Posts Tagged ‘Physical’

An epiphany came to me Wednesday night, right around 6:20pm, while stuck in traffic on the turnpike. By that point in the crawl home, Juliana Hatfield’s rendition of Olivia Newton-John’s “Magic” – which topped the charts in August 1980, not long after I turned 15 – popped from the car’s speakers at near-max volume. When Olivia sings it, she embodies the muse Terpsichore (aka Kira, the character she played in the movie Xanadu). Her vocal is seductive and coy, basically honey marmalade for the soul. When Juliana sings it, however, the alluring enticement turns into an earnest vow. It’s still sweet, but in a different way.

A similar tonal trade occurs on the album’s other 12 tracks, as well as on the two tunes found on a separate 45 (that, hopefully, will be made available to the masses via digital download). Aside from a sped-up “Dancin’ ‘Round and ‘Round,” the arrangements hew close to the originals, though the pop and pop-country overtones are replaced with the punky pop-rock embellishments that have long accented Juliana’s work. Electric guitars are often at the fore – even on the opener, “I Honestly Love You,” which is raw and real.

The epiphany: These songs are as much a reflection of Juliana’s soul as her own compositions. It’s “This Lonely Love” brought into the open for all to see and share.

“Suspended in Time,” also from Xanadu, is another highlight. Sonically speaking, it echoes Juliana’s polished in exile deo or How to Walk Away albums, and features equally lush vocals. “Have You Never Been Mellow” is even more evocative on album than it was when Diane and I saw her perform it last October; like the other songs here, it captures the spirit of the original while adding a touch of Juliana’s heart. It’s essentially about slowing down and finding peace from within – an essential message for this, or any, time.

The four Totally Hot covers are great. That was the album, of course, where Liv transitioned to a crunchier pop-rock sound, and scored top 10 hits with “A Little More Love” and “Deeper Than the Night.” A video for the former has been out for some time now…

…and hopefully a video for the latter, which is the A side of the bonus single, is on its way. The flip side, “Heart Attack,” is absolutely killer, I should mention. So, too, are the two Physical-era tracks, which date from Liv’s more “adult” era in the early ‘80s. Here, “Physical” lives up to its title – it’s a muscular workout.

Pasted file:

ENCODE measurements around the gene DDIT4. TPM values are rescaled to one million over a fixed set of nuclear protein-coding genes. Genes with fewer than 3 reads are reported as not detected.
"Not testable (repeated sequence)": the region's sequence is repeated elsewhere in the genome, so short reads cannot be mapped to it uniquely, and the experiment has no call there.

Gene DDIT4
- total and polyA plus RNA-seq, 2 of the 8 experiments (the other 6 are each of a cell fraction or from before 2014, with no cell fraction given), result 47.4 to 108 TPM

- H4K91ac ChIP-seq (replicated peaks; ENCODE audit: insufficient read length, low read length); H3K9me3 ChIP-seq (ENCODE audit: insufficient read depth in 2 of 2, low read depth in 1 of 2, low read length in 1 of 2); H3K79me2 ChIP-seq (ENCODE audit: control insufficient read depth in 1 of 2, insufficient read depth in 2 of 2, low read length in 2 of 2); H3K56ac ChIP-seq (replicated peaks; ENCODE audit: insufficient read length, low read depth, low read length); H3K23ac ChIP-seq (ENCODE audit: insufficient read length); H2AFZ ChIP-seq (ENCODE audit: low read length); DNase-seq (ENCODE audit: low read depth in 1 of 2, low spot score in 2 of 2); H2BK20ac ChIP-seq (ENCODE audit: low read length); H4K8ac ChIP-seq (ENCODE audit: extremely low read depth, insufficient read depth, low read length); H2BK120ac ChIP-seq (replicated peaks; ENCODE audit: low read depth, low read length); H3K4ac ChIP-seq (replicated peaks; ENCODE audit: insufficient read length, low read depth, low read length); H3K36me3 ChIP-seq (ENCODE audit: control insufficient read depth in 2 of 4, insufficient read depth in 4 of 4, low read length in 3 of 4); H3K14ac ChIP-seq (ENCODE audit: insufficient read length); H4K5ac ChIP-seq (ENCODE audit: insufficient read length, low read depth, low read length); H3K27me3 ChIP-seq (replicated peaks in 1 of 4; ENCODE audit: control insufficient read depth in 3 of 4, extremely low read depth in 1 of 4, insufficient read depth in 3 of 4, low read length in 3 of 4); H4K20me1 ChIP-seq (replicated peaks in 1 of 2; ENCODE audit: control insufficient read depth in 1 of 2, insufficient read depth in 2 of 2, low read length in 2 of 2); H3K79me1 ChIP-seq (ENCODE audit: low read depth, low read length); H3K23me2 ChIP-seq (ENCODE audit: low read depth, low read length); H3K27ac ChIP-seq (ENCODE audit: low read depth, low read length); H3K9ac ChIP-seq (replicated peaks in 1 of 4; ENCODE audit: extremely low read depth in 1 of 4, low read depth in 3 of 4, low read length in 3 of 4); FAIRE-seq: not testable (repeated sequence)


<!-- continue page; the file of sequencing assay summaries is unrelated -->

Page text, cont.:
Part of the set’s charm is that Juliana has an obvious affection for the material. In some respects, I think of the ONJ album as an extension of “Wonder Why” (from last year’s Pussycat), in which she sought refuge from the madness of the present via the memories of her childhood. These songs, for her and us, are a similar escape into the past. They conjure another time and place, and also pay homage to a singer (and sometime songwriter) who, in that long-ago era, created a safe room where many of us dwelled on occasion.

Anyway, Diane tells me that most things I review on this blog are, in my word, “wondrous.” She’s not being critical, just observant. It’s true: I tend to spotlight (old and new) artists, albums, songs and concerts that speak to and/or for me. And this set does just that.The album has a release date of April 13th, but those of us who pre-ordered received our copies early. If you haven’t already, head over to the American Laundromat site and order it and the 7-inch single, which features cool original artwork by Paul Westerberg. (And if you don’t have a turntable, don’t fret: It comes with a download card, so you still get the music.)

The track list:

Earlier this week, I planned to use this morning to write a grand essay about audience expectations, artistic inclinations and one of my favorite poems by Wallace Stevens, “The Man With the Blue Guitar,” which was partially inspired by Pablo Picasso’s “The Old Guitarist.”

It begins: